Change Is Hard

…but change is certain.


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Adventure – day 4

When I left you last I was eating a sandwich in my tent while it rained. And rained. All night it rained. The good news is that the tent held up and didn’t leak. The bad news was that my site was entirely dirt and pine needles. And when I crawled out of the tent in early morning I saw that there was at least a foot of mud and debris splashed on the outside of all four walls.

I decided I’d go up to the upper falls while waiting for the sun to top the trees and maybe dry the tent out a little before I packed it up to head home. Nothing like folding up a sopping wet, muddy tent for a long drive.

Just a little damp that morning.

Just a little damp that morning.

The upper falls are 4 miles away from the campground, and I could have hiked it. But a round trip of 8 miles through the wet woods didn’t sound appealing and I didn’t really have that many hours to fill before I had to be out of the campground. So I drove. And on top of that I accidentally left my fitbit in the tent, so all those stairs down to the falls didn’t count. Almost as if I didn’t do them.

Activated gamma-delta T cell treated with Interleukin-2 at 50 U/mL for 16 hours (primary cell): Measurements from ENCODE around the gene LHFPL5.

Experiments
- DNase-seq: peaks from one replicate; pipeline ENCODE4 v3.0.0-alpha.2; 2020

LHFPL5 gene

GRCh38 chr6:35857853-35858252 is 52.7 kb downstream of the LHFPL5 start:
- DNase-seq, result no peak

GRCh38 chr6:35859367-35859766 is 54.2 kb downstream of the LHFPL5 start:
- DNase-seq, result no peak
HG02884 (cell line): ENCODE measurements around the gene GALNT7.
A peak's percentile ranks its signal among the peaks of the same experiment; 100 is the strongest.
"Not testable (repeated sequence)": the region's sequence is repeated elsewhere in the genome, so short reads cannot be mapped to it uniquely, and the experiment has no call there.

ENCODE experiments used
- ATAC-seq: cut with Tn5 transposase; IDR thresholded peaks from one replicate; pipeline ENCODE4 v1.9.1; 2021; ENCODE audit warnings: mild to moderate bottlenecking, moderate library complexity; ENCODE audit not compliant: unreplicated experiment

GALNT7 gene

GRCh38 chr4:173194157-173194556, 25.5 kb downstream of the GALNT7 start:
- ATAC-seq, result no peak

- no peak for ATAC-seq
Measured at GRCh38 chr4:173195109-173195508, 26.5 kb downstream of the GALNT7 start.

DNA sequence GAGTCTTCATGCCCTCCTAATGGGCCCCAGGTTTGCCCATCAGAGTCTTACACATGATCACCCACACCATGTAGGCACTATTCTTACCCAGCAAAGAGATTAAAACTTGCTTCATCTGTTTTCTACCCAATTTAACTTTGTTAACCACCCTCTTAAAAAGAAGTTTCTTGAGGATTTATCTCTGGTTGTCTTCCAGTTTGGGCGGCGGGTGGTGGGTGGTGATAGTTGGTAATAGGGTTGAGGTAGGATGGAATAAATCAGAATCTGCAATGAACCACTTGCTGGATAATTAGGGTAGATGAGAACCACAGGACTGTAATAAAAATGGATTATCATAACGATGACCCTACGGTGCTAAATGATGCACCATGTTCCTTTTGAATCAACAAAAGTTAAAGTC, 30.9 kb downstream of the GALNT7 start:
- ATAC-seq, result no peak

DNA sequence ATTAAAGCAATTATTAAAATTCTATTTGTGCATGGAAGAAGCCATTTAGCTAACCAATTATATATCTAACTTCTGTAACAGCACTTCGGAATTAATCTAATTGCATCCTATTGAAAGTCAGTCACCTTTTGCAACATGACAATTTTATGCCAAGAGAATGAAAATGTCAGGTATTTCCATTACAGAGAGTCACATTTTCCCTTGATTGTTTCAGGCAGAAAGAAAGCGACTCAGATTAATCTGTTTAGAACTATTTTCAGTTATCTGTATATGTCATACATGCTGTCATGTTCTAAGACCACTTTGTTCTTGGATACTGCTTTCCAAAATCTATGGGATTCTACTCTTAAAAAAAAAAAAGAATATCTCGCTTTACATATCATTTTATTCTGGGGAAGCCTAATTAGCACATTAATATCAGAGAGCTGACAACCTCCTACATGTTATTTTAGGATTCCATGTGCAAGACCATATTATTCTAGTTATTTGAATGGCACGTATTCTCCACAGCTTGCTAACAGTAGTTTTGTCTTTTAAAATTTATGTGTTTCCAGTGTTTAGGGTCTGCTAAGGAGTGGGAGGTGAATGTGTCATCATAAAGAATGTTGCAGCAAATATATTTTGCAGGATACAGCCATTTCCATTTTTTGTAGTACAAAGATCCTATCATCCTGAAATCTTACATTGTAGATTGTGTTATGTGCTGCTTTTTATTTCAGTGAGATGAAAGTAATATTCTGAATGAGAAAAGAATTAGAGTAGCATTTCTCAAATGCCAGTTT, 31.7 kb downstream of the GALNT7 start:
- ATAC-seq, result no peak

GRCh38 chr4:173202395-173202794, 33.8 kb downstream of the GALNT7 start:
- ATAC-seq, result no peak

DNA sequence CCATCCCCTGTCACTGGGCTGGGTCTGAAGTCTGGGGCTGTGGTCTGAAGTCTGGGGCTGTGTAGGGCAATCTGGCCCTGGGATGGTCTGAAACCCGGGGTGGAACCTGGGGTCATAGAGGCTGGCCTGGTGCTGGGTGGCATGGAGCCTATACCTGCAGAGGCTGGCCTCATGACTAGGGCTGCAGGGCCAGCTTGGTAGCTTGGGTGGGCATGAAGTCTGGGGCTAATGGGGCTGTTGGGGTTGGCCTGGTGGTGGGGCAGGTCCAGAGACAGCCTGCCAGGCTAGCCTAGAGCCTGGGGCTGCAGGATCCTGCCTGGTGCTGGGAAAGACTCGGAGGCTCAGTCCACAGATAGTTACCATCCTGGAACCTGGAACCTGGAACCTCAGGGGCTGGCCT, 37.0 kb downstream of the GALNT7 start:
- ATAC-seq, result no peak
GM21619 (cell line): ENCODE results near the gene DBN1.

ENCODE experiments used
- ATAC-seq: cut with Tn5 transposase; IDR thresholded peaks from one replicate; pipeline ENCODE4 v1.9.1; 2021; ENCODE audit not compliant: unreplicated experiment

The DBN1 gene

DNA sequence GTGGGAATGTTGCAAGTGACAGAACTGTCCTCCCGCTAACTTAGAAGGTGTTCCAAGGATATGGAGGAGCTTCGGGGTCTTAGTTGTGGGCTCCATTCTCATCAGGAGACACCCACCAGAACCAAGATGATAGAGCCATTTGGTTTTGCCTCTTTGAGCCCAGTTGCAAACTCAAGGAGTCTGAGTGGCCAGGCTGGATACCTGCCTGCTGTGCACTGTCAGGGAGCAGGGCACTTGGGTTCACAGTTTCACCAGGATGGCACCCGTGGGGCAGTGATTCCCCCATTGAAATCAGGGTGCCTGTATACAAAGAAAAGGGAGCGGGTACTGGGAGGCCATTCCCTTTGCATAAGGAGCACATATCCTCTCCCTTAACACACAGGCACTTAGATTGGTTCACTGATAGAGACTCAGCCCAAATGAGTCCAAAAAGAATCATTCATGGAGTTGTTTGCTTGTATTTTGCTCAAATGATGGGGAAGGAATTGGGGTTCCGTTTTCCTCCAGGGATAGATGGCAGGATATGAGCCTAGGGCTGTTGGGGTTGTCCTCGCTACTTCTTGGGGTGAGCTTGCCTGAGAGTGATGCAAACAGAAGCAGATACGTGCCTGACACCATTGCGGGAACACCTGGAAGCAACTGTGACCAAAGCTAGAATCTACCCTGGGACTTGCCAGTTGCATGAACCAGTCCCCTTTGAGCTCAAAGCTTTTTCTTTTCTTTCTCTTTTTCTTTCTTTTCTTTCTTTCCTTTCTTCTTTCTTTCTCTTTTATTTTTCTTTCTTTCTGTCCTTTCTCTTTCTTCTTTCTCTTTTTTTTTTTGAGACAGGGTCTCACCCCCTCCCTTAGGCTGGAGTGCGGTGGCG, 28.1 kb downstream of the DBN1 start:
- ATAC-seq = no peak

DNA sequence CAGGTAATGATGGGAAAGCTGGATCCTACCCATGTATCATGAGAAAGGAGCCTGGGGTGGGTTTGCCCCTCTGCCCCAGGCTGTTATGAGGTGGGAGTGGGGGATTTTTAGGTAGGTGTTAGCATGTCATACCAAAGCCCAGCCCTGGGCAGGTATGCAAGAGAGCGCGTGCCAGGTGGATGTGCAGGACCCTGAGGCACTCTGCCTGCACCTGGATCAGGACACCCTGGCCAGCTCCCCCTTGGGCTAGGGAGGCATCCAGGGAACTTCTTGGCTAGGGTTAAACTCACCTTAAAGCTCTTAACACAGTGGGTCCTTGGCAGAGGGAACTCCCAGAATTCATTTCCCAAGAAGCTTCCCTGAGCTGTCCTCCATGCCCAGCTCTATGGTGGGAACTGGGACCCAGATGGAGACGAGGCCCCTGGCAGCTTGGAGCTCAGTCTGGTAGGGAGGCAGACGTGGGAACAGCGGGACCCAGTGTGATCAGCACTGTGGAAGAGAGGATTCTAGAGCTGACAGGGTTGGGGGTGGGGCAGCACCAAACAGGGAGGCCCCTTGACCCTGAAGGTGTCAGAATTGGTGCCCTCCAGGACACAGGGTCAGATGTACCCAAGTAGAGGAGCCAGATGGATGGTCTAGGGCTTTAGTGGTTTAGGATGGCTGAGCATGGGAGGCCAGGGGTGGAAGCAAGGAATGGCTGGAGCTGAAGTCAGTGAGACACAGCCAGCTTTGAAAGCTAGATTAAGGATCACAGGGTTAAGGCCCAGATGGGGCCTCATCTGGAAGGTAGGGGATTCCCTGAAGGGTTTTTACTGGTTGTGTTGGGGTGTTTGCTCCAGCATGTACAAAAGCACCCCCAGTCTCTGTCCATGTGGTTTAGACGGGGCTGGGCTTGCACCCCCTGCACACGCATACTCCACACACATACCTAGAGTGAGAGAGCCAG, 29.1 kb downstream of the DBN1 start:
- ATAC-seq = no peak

Lots of these.  Lots and lots.

Lots of these. Lots and lots.

The falls are beautiful, of course. They have a drop of almost 50 feet and are 200 feet across, with a water flow of 50,000 gallons per second! (All of this information was taken from the Tahquamenon Falls State Park website.)

Words can't adequately describe the beauty.

Words can’t adequately describe the beauty.

There are two sets of stairs. One set takes you to the viewing platform at the brink of the falls. That’s pretty, though it’s hard to get a great photo. The other set of stairs takes you down a steep cliff to the river where you can look upstream to the falls.

Stunning even from further away.

Stunning even from further away.

I think that’s my favorite, though there are more stairs to maneuver. Just consider it a great workout.

I enjoyed walk along the river back toward the falls. It was cool and damp, and the colors along the river were subtle but pretty through the trees.

Abstract art.

Abstract art.

After scrambling up and down both sets of stairs I knew I needed to head out. The park was filling up with holiday travelers, all friendly and happy to be out there, but kind of taking away from the beauty of the place. For me anyway. I went back to camp and packed up the still sopping wet tent. After all the rain it was a beautiful morning.

Just outside the park.

Just outside the park.

Since I was so close to Whitefish Point I knew I just had to head northeast. It’s only about 30 miles. And what’s 30 miles in the grand scheme of adventuring? I’ve been there before when it was cold and windy. This time it was just windy.

Red, white and blue.  Perfect for the 4th of July holiday.

Red, white and blue. Perfect for the 4th of July holiday.

It was busy here too, the parking lot was full, and there were lots of people at the top of the lighthouse. I headed to the beach, and ran into this adorable little boy.